8. dsm363

    dsm363 Roadster + Sig Model S

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    I agree.

    Rifleman: I guess if not getting the 40 kWh pack means you won't get the Model S, I think you'd still be ok getting the 40 kWh pack. You could even pay for and install a charging station at work for much less than $10,000 that the battery upgrade would cost. Even cheaper of course was a 110V outlet as was mentioned.
     
  9. WhiteKnight

    WhiteKnight _____ P85 #549 _____ Sig Red / Sig White

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    At 75 mph you get 70% of the range at 55 mph. After 5-8 years you get about 70% of the capacity. So 160 is now 80.

    Are you running the heater? Sounds like you have to.
    Are you more than 180 pounds or will you have someone with you?

    All these factors (plus others like driving style) have an impact.

    With all that said though, rather than spend $10K to upgrade, maybe installing a charger at work (down the road when the battery starts to degrade) might be more cost effective.
     
  10. richkae

    richkae VIN587

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    This is pure speculation. Tesla said they would announce data about expectations of battery capacity over time.
    We have 6-12 months before purchasing decisions need to be made to wait for actual data.
     
  11. stopcrazypp

    stopcrazypp Well-Known Member

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    Rather than guessing the effect of 65-70mph (the 55mph number might not be accurate either), I think it is better to wait for EPA sticker numbers to come out if possible. The EPA combined number seems to fairly accurately predict the Leaf's range.
     
  12. WhiteKnight

    WhiteKnight _____ P85 #549 _____ Sig Red / Sig White

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    This entire website is speculation for the most part (which is what makes it such fun). With that said this number comes from direct conversations with multiple Tesla employees. So call it well- informed speculation.
     
  13. dsm363

    dsm363 Roadster + Sig Model S

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    While it is speculation, hopefully Tesla will reproduce that speed/range chart for the Model S that they posted for the Roadster. That should give people most of the information they need.
    Either way, the 40 kWh pack for a 80-100 mile daily commute would be on the lower end of what I'd want for driving at least. I think finding a place to charge every day at work would be ideal if he decides to get the 40 kWh pack.
     
  14. richkae

    richkae VIN587

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    It is just too vague to be useful. Is it a worst case? What are the assumptions? What do the models say for an average case?
    My Roadster battery is 2 1/4 years old and is within about 1% of original capacity.
    By the end of 2012 there will be a lot of almost 4 year old Roadsters and hopefully we will have some significant data from those Roadsters.
     
  15. Mycroft

    Mycroft Life happens

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    Even then, we don't know how different the tech is between the "old" Roadsters and the Model S.
     
  16. NigelM

    NigelM Recovering Member

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    "Upgrading" the ESS raises other questions: What does one do with a second hand battery pack? Is it worth anything? Will Tesla give me a trade-in value on it?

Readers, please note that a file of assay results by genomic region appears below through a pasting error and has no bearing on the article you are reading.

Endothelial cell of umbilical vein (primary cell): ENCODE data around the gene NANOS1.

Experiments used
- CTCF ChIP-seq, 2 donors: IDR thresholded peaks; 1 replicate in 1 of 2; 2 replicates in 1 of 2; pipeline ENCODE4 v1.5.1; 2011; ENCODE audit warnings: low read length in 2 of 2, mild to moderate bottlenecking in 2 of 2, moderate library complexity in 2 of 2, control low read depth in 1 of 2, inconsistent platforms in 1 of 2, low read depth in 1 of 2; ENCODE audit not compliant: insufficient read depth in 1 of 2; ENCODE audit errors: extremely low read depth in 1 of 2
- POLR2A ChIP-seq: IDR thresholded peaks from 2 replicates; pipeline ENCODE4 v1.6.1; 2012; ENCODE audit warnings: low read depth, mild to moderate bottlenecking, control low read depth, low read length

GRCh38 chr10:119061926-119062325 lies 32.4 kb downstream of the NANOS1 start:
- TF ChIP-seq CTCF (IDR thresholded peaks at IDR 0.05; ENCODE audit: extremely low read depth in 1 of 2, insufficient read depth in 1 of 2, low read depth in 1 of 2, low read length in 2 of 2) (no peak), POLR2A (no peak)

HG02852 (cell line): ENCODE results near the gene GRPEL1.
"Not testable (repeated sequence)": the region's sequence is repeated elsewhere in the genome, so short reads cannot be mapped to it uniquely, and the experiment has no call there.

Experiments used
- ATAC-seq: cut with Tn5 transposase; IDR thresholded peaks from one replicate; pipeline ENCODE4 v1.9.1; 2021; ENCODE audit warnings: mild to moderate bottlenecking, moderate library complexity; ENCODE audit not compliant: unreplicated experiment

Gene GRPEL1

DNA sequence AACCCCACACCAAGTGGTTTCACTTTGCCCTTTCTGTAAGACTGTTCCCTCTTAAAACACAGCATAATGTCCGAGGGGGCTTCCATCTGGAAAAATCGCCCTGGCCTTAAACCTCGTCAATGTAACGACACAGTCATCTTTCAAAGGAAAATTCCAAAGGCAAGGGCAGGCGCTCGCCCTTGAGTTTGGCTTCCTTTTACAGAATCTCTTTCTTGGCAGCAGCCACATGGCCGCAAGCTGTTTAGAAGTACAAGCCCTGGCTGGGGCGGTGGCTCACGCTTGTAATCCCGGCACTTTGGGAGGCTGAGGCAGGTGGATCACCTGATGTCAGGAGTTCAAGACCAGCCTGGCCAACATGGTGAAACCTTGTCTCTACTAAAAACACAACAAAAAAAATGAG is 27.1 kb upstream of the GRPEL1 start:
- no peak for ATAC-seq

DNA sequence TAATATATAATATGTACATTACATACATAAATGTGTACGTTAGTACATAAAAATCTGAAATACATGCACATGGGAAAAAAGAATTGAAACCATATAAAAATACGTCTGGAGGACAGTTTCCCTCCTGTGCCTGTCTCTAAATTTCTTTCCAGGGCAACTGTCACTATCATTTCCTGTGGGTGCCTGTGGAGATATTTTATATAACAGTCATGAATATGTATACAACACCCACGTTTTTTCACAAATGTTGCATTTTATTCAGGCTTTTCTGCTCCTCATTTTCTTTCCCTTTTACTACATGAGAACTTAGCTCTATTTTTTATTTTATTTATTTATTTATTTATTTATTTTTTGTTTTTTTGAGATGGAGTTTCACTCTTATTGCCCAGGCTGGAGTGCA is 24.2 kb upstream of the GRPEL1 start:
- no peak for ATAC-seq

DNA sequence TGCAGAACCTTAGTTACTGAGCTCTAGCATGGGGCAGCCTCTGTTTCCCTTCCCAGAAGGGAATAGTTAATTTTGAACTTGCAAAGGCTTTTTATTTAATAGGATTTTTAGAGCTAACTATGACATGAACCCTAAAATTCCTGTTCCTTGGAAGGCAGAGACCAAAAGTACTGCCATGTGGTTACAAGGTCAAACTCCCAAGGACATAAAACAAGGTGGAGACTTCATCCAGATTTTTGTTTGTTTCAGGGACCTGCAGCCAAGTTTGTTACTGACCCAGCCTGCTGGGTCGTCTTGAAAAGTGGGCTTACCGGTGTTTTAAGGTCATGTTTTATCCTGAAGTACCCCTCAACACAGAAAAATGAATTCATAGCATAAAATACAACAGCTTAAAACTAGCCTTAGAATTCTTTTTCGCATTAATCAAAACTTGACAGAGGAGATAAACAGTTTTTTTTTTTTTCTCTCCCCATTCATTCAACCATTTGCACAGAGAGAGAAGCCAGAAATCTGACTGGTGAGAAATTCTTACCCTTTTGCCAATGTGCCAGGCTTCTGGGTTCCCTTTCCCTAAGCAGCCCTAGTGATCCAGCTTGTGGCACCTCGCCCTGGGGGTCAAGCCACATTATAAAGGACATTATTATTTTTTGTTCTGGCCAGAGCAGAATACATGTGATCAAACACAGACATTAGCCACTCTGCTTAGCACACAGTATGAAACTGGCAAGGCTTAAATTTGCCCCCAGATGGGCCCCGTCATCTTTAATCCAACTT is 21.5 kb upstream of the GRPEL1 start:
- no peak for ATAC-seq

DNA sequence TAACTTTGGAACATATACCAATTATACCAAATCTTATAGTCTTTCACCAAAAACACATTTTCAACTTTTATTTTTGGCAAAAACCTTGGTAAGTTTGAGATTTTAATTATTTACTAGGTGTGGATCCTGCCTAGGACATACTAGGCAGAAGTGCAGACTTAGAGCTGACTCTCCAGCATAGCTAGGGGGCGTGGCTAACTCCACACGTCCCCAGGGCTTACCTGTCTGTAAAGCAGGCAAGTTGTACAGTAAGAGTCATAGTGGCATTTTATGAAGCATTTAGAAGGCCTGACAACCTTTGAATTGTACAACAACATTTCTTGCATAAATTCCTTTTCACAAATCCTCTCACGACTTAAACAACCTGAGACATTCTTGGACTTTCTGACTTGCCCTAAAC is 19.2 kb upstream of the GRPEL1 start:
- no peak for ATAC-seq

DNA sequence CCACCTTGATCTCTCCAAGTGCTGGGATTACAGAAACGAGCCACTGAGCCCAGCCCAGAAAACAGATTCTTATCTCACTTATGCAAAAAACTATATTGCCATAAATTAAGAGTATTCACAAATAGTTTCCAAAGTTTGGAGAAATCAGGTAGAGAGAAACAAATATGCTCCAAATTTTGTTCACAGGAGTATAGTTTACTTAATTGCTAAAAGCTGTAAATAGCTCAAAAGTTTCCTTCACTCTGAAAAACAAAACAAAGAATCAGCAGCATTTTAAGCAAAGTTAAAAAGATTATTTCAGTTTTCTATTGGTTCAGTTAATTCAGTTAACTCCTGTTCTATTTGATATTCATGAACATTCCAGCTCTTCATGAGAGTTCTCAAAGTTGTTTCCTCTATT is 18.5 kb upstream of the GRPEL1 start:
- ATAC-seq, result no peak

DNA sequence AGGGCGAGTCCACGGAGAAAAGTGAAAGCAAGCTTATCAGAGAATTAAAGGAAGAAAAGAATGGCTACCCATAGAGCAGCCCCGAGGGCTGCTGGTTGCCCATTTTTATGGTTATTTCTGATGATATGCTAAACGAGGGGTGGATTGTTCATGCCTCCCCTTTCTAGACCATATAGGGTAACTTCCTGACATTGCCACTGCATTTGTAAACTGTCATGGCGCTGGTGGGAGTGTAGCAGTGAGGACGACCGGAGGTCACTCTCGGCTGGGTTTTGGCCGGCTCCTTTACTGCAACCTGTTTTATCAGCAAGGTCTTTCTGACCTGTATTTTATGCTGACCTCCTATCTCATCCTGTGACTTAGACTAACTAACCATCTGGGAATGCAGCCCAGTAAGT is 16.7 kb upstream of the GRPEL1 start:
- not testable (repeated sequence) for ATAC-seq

I liked the idea from one of the Roadster threads of using an old ESS as power storage for my solar system, but the Roadster ESS is a pretty convenient square-ish block that could stand in my garage or an outbuilding. Don't know what I would do with a used Model S pack....hang it on the wall? Weight issues?

    BTW, I don't recall that Tesla has said anything about replacement costs yet, but I may just have missed it.
     
  17. WhiteKnight

    WhiteKnight _____ P85 #549 _____ Sig Red / Sig White

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    You're a Roadster owner, what did they tell you that you could expect when you bought the car?

    They were selling Roadster owners replacement battery packs. In order to sell the replacement you would have to tell a customer when and why you would need to replace the battery!? I don't think anyone would buy a replacement battery pack nor do I think Tesla would offer it, if there was only a 1% loss of range after 5, 8 or 10 years.
     
  18. EVNow

    EVNow Active Member

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    I think 70% to 80% degradation after 8 years (100k miles) is a good guess. Afterall, any "actual data" they put out would only be using some accelerated aging lab tests - which are also just estimates.
     
  19. EVNow

    EVNow Active Member

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    You should plan on getting a new battery after 8 years/100k miles. After that the capacity degradation would be unpredictable and won't be linear. The good news is that in 8 years the battery would be much cheaper than it is today.

    I'm conservatively assuming the 160 mile pack will give 100 miles of heated freeway travel - when charged in range mode when new. You would probably see little degradation in the first few years.

    In about 5 years when you may start seeing degradation, the charging infrastructure should be much better. You should be able to recharge at your destination easily. So, I'd not worry too much about that right now.
     
  20. VolkerP

    VolkerP EU Model S P-37

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    #20 VolkerP, Jan 3, 2012
    Last edited: Jan 3, 2012
    Hi Rifleman,

    A data sheet with Panasonic cell properties was posted here:
    Tesla probably uses the CGR-18650CH cell with ~2200mAh for the 40kWh pack. See page 4. The cycle diagram in the lower right corner shows that the cell degrades to 1700mAh after 500 full cycles, that's 77%. Your daily commute of 80 miles would be half a cycle. Two half cycles still are better for battery life than a full cycle. But with 200 work days you rack up 1600 half cycles and 128k miles in 8 years. You pass the battery warranty mile limit at 6.25 years. If you find your battery is at 75% of original capacity then, Tesla would refute a warranty claim by you. If you charge at work, you still can do your commute for many years to come, though.